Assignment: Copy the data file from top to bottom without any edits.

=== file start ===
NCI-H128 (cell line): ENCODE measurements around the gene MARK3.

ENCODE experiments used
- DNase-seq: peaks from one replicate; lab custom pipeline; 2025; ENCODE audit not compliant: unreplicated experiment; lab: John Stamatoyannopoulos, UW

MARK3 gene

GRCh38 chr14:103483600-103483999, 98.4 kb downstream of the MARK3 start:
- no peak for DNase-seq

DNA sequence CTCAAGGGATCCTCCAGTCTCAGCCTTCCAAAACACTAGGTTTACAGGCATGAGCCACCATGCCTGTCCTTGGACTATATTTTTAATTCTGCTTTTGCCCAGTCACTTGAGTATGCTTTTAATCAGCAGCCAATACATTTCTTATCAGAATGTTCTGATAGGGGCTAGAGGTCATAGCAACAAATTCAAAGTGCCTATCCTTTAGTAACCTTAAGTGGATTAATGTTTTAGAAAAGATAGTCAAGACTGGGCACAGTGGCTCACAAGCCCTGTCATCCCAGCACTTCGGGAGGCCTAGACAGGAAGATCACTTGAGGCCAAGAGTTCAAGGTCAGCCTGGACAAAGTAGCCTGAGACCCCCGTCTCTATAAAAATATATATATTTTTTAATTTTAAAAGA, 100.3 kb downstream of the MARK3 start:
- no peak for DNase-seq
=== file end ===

NCI-H128 (cell line): ENCODE measurements around the gene MARK3.

ENCODE experiments used
- DNase-seq: peaks from one replicate; lab custom pipeline; 2025; ENCODE audit not compliant: unreplicated experiment; lab: John Stamatoyannopoulos, UW

MARK3 gene

GRCh38 chr14:103483600-103483999, 98.4 kb downstream of the MARK3 start:
- no peak for DNase-seq

DNA sequence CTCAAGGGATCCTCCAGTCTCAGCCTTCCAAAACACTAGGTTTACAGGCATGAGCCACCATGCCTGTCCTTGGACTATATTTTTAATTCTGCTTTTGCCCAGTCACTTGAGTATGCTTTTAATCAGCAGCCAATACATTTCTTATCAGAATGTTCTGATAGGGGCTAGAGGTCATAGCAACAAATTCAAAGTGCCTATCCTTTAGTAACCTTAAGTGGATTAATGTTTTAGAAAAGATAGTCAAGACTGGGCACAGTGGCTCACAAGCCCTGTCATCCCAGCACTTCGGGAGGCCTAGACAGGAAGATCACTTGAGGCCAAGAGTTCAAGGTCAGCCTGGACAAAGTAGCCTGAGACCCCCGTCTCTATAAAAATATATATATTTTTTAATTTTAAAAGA, 100.3 kb downstream of the MARK3 start:
- no peak for DNase-seq